‘When ladies as a young, and good, and beautiful as you are,’ replied the girl steadily, ‘give away your hearts, love will carry you all lengths – even such as you who have home, friends, other admirers, everything to fill them. When such as me, who have no certain roof but the Coffin lid, and no friend in sickness or death but the hospital nurse, set of rotten hearts on any man, and let him fill the place that parents, homr, and friends filled once, or that has been a blank through all our wretched lives, who can hope to cure us? Pity us, lady,-pity us for having only one feeling of the woman left, and for having that turned by a heavy judgement from a comfort and pride into a new means of violence and suffering.๏ฟผ๏ฟผ

Until next month. Thank you so much for reading .

4 thoughts on “February Reads

  1. I’m glad you’ve stopped beating yourself up about frequency/timing of blog posts. I’ve also stopped. Sometimes I’m super productive; other times – not. I see you have a delightfully eclectic reading taste, as do I. Keep reading, and keep writing!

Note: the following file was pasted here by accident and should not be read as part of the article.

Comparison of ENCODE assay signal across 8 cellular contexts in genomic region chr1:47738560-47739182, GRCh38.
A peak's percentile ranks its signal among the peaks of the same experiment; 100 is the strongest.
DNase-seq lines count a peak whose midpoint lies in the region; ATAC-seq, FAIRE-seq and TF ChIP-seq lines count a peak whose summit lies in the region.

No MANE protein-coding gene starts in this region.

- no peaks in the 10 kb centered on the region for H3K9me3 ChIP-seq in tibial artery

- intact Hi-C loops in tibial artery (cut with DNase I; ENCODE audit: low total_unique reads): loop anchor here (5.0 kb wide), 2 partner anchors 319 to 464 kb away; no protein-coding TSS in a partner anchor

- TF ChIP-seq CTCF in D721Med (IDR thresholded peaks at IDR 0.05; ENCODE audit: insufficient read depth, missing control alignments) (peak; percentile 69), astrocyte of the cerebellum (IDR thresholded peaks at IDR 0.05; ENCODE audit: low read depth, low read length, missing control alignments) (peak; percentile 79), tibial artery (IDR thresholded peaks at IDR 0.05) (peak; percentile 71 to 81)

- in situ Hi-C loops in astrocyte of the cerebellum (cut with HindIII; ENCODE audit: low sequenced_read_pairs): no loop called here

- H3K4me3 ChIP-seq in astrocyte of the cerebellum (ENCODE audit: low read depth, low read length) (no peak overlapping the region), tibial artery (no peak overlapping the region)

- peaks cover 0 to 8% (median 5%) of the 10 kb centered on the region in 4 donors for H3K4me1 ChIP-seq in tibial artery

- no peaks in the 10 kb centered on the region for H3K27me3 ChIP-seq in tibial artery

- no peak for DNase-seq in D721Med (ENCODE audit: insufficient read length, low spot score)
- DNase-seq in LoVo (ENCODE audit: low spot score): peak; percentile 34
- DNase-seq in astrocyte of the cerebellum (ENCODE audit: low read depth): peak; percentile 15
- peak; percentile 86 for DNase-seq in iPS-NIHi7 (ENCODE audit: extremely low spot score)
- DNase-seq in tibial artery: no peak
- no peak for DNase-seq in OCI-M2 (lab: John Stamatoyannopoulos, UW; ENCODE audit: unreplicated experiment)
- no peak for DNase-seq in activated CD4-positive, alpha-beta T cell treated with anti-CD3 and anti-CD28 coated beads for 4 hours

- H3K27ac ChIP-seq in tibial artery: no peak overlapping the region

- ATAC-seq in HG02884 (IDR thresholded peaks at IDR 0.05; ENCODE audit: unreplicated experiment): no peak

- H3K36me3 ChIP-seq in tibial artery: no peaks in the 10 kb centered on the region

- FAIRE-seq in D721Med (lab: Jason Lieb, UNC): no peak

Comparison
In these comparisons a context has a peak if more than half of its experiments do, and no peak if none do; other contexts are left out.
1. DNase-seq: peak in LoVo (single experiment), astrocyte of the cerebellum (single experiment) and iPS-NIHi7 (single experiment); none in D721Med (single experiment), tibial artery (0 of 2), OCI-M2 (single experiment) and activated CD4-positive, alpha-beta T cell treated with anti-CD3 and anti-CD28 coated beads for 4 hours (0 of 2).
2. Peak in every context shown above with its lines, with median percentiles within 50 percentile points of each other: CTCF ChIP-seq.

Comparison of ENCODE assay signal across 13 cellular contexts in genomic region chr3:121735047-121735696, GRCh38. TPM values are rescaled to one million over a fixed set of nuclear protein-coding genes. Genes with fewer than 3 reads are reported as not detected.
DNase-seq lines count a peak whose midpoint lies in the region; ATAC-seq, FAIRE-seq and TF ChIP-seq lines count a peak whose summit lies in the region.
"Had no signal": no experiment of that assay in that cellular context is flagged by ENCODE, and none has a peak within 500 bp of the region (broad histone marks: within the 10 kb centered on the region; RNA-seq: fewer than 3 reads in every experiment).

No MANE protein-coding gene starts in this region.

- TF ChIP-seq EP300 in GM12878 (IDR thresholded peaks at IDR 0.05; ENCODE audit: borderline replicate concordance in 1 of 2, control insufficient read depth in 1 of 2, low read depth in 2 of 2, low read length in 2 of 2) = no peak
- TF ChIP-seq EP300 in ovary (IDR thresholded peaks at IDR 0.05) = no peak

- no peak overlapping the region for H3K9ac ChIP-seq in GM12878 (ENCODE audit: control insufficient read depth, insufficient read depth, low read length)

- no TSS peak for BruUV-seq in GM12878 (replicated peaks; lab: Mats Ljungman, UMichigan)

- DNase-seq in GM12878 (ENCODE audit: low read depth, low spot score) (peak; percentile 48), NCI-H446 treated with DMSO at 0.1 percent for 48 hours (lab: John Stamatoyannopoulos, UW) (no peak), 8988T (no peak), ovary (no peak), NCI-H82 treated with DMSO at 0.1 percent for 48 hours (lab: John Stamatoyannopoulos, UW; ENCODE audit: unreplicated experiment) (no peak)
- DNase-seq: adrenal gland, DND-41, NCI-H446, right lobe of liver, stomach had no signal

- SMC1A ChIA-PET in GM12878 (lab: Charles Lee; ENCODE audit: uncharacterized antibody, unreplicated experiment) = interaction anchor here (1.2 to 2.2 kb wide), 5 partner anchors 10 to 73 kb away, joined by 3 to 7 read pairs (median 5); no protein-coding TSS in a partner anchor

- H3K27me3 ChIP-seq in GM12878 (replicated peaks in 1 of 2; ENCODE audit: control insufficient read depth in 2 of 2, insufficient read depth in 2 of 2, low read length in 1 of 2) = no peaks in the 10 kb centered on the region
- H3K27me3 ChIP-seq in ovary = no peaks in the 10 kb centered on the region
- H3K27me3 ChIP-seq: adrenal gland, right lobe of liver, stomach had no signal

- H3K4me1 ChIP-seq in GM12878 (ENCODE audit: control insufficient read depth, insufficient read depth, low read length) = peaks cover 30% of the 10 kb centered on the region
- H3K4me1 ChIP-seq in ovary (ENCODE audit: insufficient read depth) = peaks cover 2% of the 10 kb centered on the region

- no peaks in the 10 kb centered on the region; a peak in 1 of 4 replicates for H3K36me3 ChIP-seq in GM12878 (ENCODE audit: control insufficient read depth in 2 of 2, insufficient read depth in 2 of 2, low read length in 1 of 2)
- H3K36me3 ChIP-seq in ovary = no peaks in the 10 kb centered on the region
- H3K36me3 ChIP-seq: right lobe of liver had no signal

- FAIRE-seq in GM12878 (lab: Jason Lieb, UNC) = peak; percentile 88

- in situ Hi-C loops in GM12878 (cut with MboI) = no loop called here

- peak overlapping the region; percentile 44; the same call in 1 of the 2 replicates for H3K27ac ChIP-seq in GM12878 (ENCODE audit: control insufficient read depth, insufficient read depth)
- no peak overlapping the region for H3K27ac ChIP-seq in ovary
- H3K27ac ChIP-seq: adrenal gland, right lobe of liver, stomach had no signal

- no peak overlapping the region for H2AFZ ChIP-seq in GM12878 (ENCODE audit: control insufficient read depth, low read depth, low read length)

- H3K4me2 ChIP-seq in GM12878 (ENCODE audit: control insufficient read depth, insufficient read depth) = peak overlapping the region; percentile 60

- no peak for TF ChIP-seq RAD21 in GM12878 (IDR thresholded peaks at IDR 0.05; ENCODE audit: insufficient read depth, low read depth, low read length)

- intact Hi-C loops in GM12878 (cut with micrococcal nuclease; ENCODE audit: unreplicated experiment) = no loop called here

P.S. I also had to wade through Sapiens, but it was worth it. At one point, I set myself a target of reading only 20 pages per day, and that worked like a charm.

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    1. Oh your comment has cheered me up!!! Thank you. Hmmmmm Sapiens…..I have my Sapiens book club this evening and in all honesty I think I am going to be unusually quiet. I just felt that for me it was a book that required more time mentally than I was willing to give it. If I had the head space to absorb each point and think deeply about it Iโ€™m sure I would have enjoyed it more. Towards the end I started to listen to some podcasts discussing the book and that helped me to organise my thoughts a little more.
      Nice to hear from you anyway Alison. I hope you are well!! X

      Liked by 1 person

      1. Maybe you should be outspoken at your BC meeting – you would probably discover others who felt exactly the same. Some books simply cannot be whizzed through. The reader needs time to digest the ideas. Happy reading!